Since 2005 we have awarded Dogs for Good grants totalling over £235,000 to provide assistance dogs to children and young people with disabilities. Dogs for Good provide assistance dogs to support children, young people and adults with a range of disabilities and also children with autism.
Meet Oliver and his assistance dog Rosie
“She’s awesome!” says 14 year old Oliver of his assistance dog Rosie, “she’s made my life so much better.”
Oliver was diagnosed with Duchenne Muscular Dystrophy, a condition for which there is no cure, which gradually wastes the muscles of those affected, at just three years old. “It’s such an awful condition,” says mum Lisa. “It’s invisible at first, so it’s not obvious and hearing the diagnosis was just terrible.”
Just two years later Lisa saw Daniel, also affected by Duchenne, with one of the charity’s assistance dogs Yogi win the first ever Friends for Life competition at Crufts and she knew that one day a dog could help Oliver. She found Dogs for Good on the internet, found out about the application process and waited until the time was right.
Gradually Oliver’s condition deteriorated and he began to use a manual wheelchair. Accepting his loss of mobility was very difficult for him. Lisa knew that it wouldn’t be long before he would need a power chair and that it was time to apply for an assistance dog.
She showed Oliver on the charity’s website all the things an assistance dog could do to help him and Oliver was thrilled at the idea. “He was so excited”, says Lisa, “I had to tell him it couldn’t happen quickly; we would have to wait. Just a year later the smart black LabradorXGolden Retriever arrived and the family’s life changed.
“Life was so difficult for Oliver before Rosie came,” explains mum Lisa. “Mornings were harrowing. It was really difficult getting him up and motivating him to go to school. Now Rosie gets him up and the first thing I hear in the morning is Oliver’s giggles as Rosie jumps on his bed and encourages him to start the new day.”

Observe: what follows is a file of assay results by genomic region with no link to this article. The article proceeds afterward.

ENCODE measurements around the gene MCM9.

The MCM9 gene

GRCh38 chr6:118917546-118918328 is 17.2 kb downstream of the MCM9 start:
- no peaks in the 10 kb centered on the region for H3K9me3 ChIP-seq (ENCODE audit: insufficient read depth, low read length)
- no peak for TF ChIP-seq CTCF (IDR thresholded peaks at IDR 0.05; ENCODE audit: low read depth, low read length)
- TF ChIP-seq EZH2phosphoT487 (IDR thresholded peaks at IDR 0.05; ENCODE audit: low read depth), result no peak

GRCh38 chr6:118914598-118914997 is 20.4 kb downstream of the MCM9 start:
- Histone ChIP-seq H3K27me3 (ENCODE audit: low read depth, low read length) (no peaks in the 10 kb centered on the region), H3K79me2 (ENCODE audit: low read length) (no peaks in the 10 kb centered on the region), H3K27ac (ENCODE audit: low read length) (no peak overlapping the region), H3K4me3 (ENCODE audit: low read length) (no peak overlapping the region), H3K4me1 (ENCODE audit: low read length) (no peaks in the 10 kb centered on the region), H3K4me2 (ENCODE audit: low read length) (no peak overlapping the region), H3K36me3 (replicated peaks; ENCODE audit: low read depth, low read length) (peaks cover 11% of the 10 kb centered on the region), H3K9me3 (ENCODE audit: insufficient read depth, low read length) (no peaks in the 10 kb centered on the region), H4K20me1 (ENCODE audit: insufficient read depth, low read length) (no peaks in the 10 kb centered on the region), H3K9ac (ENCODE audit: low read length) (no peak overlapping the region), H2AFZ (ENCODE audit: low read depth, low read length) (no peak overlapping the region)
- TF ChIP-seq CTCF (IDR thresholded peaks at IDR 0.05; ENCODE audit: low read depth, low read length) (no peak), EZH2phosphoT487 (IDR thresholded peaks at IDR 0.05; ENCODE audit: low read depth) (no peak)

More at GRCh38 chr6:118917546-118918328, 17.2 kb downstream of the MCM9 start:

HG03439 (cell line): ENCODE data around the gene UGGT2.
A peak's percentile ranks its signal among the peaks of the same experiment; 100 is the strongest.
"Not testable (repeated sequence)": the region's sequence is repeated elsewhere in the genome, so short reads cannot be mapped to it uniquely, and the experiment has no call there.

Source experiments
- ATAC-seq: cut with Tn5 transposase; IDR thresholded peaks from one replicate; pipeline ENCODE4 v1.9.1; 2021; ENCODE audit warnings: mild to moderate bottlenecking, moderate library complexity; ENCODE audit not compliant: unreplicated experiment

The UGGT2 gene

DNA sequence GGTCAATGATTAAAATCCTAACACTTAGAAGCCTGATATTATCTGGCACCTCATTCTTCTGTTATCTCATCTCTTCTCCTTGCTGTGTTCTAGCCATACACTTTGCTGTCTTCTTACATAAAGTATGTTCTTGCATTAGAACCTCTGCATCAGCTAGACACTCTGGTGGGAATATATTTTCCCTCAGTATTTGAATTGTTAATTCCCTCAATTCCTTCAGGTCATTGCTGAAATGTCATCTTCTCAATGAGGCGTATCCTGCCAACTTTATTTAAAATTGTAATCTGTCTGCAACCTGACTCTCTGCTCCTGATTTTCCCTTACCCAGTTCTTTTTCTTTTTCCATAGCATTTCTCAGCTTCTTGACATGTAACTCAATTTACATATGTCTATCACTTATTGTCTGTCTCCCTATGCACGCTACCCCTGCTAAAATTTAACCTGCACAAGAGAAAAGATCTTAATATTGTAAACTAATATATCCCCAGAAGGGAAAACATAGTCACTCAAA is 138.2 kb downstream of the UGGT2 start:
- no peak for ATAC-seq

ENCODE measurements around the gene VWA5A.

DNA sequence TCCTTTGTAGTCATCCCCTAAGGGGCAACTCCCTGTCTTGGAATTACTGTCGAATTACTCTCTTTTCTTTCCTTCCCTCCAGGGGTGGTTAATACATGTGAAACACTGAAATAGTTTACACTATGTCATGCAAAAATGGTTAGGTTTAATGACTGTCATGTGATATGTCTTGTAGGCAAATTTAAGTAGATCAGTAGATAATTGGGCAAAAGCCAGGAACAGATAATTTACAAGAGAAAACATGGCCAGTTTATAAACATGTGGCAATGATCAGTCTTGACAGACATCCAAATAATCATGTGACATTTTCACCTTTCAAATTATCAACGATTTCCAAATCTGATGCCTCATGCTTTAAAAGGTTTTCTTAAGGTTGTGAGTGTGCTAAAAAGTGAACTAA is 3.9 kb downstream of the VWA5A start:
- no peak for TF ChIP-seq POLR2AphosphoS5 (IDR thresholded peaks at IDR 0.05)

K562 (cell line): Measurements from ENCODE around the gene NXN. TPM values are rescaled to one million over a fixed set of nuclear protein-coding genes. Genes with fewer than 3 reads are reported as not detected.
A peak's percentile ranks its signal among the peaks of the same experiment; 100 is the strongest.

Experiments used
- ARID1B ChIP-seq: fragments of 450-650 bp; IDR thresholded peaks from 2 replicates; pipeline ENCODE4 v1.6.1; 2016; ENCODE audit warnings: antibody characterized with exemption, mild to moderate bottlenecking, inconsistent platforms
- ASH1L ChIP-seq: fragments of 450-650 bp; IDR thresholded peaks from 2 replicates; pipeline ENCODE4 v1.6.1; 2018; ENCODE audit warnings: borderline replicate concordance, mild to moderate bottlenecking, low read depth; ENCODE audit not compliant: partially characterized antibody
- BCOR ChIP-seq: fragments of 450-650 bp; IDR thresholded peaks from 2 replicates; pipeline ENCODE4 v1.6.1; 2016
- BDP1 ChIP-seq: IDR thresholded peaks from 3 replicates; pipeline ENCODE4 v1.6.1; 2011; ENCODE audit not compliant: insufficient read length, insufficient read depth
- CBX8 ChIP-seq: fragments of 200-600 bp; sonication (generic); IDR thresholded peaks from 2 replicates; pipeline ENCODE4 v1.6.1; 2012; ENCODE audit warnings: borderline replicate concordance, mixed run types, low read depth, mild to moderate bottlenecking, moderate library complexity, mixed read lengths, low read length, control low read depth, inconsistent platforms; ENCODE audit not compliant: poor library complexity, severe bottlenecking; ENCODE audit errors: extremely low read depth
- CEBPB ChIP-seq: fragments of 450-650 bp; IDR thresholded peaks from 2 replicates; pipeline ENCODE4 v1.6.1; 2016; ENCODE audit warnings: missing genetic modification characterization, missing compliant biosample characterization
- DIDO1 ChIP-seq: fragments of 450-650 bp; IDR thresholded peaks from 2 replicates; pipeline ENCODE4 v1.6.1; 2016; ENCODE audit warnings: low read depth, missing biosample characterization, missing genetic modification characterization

Before Rosie arrived, Oliver was afraid to sleep alone downstairs because he knew he couldn’t get to Lisa if he needed her in the night. So single mum Lisa spent a whole year sleeping on a mattress in his room. Rosie immediately slept alongside Oliver and he knows she can help or get his mum in the night. “The confidence and reassurance Rosie gives Oliver at night means I’ve been able to sleep in my own bed now for nearly a year. Life is so much better with Rosie,” says Lisa, “her presence and the help she gives Oliver has totally changed my life too.”
Rosie collects the TV remote for Oliver, takes messages between him and Lisa, picks up anything he drops and helps take off his clothes. Oliver has taught her to turn on the bathroom light and is currently teaching her to collect and pass the towel and flannel to him in the bath, so that he can enjoy some privacy in the bathroom.
But Rosie does so much more than help him physically. Oliver used to feel lonely and hated going out in his power chair because he felt so self-conscious. “I understand why younger children stared before,” he says, “but now people don’t stare any more.” He’s happy to go out now, chats happily to people about his special dog, and loves walks with Rosie and throwing a ball on a string for her in the park. If they’re at the supermarket he’s confident to go off with Rosie, while Lisa shops, to check out the new magazines and DVDs.
“I’m so proud of both of them,” says Lisa. “Oliver realises his brother Adam and I need some time to ourselves and will tell us to take some time out because he’s got Rosie for company. Rosie has transformed all our lives; she’s the last piece of our family jigsaw.”